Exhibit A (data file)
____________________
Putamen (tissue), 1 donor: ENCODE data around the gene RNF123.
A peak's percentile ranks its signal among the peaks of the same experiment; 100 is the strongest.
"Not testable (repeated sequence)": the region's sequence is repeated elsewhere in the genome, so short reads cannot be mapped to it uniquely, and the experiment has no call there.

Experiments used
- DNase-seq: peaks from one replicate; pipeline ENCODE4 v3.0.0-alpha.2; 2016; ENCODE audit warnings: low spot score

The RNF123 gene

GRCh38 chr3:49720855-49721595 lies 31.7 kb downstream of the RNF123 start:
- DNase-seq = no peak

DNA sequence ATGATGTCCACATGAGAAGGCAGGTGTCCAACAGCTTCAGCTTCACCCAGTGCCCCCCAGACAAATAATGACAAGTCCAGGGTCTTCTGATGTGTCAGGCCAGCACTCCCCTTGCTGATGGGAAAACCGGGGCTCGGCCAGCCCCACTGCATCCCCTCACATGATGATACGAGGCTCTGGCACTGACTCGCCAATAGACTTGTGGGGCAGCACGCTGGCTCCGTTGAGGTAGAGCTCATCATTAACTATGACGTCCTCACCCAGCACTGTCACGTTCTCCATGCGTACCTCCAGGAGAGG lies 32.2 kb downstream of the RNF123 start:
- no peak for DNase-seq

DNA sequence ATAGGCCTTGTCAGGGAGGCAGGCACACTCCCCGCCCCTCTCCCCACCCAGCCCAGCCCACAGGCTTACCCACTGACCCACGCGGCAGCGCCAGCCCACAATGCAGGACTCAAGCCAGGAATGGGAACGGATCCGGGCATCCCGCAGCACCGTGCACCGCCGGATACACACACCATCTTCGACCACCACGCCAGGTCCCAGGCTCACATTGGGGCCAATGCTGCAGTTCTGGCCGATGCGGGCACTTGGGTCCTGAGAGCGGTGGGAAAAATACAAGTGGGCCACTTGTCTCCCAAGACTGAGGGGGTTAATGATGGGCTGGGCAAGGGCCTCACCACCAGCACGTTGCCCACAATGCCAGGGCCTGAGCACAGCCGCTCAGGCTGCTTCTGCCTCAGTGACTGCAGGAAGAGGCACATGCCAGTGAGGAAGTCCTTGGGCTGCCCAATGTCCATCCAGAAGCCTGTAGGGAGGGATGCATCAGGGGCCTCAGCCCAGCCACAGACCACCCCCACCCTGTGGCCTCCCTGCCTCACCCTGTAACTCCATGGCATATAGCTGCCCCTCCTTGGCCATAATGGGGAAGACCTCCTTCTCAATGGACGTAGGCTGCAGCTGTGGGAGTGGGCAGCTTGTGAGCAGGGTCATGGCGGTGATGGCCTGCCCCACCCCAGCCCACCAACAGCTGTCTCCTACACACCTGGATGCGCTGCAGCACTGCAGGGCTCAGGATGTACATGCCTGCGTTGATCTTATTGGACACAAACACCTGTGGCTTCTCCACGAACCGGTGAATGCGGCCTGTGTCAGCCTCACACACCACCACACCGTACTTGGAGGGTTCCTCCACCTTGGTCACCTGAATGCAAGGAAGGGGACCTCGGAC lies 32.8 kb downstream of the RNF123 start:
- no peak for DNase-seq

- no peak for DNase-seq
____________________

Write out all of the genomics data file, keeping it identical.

Putamen (tissue), 1 donor: ENCODE data around the gene RNF123.
A peak's percentile ranks its signal among the peaks of the same experiment; 100 is the strongest.
"Not testable (repeated sequence)": the region's sequence is repeated elsewhere in the genome, so short reads cannot be mapped to it uniquely, and the experiment has no call there.

Experiments used
- DNase-seq: peaks from one replicate; pipeline ENCODE4 v3.0.0-alpha.2; 2016; ENCODE audit warnings: low spot score

The RNF123 gene

GRCh38 chr3:49720855-49721595 lies 31.7 kb downstream of the RNF123 start:
- DNase-seq = no peak

DNA sequence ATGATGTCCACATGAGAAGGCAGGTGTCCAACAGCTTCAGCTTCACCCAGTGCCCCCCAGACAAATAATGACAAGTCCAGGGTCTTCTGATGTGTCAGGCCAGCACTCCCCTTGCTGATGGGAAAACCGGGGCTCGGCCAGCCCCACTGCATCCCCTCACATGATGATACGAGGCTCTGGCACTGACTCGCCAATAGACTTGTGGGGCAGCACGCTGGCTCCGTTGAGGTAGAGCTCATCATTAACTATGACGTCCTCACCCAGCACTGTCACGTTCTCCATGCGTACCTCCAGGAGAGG lies 32.2 kb downstream of the RNF123 start:
- no peak for DNase-seq

DNA sequence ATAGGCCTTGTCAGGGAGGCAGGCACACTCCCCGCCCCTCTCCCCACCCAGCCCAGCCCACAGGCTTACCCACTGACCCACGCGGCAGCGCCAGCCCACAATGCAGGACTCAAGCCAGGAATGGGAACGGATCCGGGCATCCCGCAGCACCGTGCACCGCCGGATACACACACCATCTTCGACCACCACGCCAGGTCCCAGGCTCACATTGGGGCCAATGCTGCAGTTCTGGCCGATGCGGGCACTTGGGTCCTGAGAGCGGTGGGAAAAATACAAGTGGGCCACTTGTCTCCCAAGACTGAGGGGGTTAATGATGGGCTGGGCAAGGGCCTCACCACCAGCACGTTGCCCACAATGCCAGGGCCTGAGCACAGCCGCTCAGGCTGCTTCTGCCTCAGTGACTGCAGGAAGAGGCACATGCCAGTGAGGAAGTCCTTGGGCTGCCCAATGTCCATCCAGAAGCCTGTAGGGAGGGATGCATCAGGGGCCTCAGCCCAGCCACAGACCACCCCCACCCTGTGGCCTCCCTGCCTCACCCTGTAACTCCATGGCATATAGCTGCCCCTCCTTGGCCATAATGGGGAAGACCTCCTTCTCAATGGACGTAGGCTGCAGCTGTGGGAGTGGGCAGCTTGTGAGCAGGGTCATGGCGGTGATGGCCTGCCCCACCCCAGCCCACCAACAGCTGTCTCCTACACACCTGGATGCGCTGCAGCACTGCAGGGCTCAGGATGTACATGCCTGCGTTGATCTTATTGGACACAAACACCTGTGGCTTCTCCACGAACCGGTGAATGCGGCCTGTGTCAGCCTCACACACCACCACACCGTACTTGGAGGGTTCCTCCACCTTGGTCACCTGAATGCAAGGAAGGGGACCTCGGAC lies 32.8 kb downstream of the RNF123 start:
- no peak for DNase-seq

- no peak for DNase-seq